The first case of COVID-19 was reported in December 2019 in Wuhan, China. Since then, the disease has affected nearly 3.4 million people in the world and has taken 239,000 lives, as per data collated by Johns Hopkins University & Medicine Coronavirus Resource Centre. More than 37,000 people have contracted COVID-19 in India. 

The development of a new drug for the disease would take decades, so researchers all over the world are trying to repurpose existing drugs to fight this pandemic. Among the repurposed drugs for COVID-19, Remdesivir seems to be coming up as a strong candidate or at least the one to get most public attention after hydroxychloroquine.

On May 1, the US Food and Drug Administration granted emergency use authorisation, to give Remdesivir to patients with severe COVID-19. Emergency use authorisation is only given when no other effective alternatives for the drug are available. This does not mean that the drug is FDA approved. Also, as per the FDA, there is enough scientific evidence to show that the drug may meet the performance, safety, and labelling criteria set by the FDA. 

Here is all you need to know about Remdesivir.

Read more: List of drugs being repurposed for COVID-19 treatment

  1. What is Remdesivir?
  2. How does Remdesivir work?
  3. How many trials have been done on Remdesivir so far?
  4. What is the proposed dosage? And how is Remdesivir given?
  5. What are the side effects of Remdesivir?
  6. Is Remdesivir safe in pregnancy?
  7. Is Remdesivir safe for people with chronic conditions like diabetes, asthma and heart disease?
  8. Can Remdesivir be used as a prophylactic?
  9. Is Remdesivir produced in India?
  10. How does Remdesivir compare to the other drugs that are in trials?

Remdesivir is an antiviral drug. It was originally developed by the US-based biopharmaceutical firm Gilead Sciences to fight the Ebola outbreak in Africa in the year 2010.

Remdesivir is a nucleoside analogue drug. Nucleoside analogues are a class of antiviral drugs that are currently used for the treatment of HIV, herpes simplex virus infection, cytomegalovirus infection and hepatitis B.

Nucleosides are the building blocks of DNA and RNA. They are made of sugar (ribose sugar for RNA and deoxyribose sugar for DNA) and a nitrogenous base (a nitrogen-containing compound). There are four types of nitrogenous bases that are arranged in various orders to make DNA and RNA chains. These bases include - Adenine [A], Guanosine [G], Cytosine [C] and Thymine [T]. In RNA, Uracil [U] is present in place of Thymine.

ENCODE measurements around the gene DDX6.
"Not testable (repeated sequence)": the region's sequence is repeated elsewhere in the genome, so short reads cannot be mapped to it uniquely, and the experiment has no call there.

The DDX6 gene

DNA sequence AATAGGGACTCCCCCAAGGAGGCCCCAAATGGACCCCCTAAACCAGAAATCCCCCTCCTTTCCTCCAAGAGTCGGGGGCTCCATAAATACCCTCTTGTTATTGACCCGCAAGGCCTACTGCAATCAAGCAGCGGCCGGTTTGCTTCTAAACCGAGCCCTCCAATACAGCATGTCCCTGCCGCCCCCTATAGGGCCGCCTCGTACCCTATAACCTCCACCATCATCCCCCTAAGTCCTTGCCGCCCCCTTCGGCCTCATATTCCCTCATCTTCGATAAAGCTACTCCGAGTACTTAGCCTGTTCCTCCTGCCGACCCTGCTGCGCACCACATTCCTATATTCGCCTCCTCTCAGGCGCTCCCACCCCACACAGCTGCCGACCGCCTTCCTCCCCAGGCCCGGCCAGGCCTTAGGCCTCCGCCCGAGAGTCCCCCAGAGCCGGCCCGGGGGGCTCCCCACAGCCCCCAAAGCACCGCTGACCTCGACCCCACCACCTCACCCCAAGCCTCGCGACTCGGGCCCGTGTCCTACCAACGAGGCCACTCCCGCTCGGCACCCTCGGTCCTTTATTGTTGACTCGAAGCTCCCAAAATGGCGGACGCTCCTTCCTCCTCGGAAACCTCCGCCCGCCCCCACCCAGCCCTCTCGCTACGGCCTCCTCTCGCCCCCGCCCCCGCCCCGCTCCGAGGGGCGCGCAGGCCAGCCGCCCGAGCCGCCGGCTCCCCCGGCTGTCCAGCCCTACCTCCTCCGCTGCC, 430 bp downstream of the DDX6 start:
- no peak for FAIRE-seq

To be able to make a chain, these nucleosides bind with three phosphate groups and get converted into nucleotides - Adenosine triphosphate (ATP), GTP, CTP, UTP and TTP. These nucleotides then connect to each other through the phosphate group to form the sugar-phosphate backbone of DNA or RNA.

Knowing this structure is important to understand how the drug works: Remdesivir goes and replaces an important part of the viral RNA: the ATP. This action is supposed to affect the virus' ability to make more copies of itself (replicate). When the virus is no longer able to multiply in the host's body (in this case, the COVID-19 patient), the infection eventually goes away.

However, this is not a simple procedure. The virus has a proofreading mechanism - meaning, it can tell when there's a change (mistake) in its structure and fix that mistake. So far, scientists say, the COVID-19 virus has not been able to fix the mistake introduced by Remdesivir.

Remdesivir is actually a prodrug of the adenosine analogue GS-441524. This means the drug needs to be metabolised in the body to become active. Once, inside healthy cells, Remdesivir is converted into its active nucleotide triphosphate (NTP) form. 

Once it gets activated, Remdesivir then inhibits the functions of RNA polymerase, the enzyme that RNA viruses like SARS-CoV-2 use for replicating (making copies of) their genetic material.

Being an Adenosine analogue (look-alike), Remdesivir competes with ATP for integration into the viral RNA. As the drug gets integrated into the viral RNA, it causes replication to stop completely after the addition of a few more nucleotides. 

Interestingly, even though coronaviruses have a proofreading mechanism in their RNA polymerase (something that most other RNA viruses lack), studies show that this mechanism cannot find the fault in the replication process created by Remdesivir. However, experts are concerned about a possible mutant of the virus that may be able to find out this error and may then have resistance to Remdesivir.

Read more: What is passive antibody therapy for COVID-19? 

Remdesivir is still under investigations to study its efficacy and side effects (if any). 

In vitro (lab) and in vivo (animal) studies show that Remdesivir is effective against SARS-CoV the causative agent of SARS (Severe Acute Respiratory Syndrome) and MERS-CoV, the causative agent of MERS (Middle Eastern Respiratory Syndrome).

At least four different Phase 3 trials are underway (or are almost done) to test the effect of Remdesivir on COVID-19 patients. Phase 3 clinical trials involve re-testing the findings of the earlier trials, with more than 1,000 patients, to study the safety and efficacy of a drug.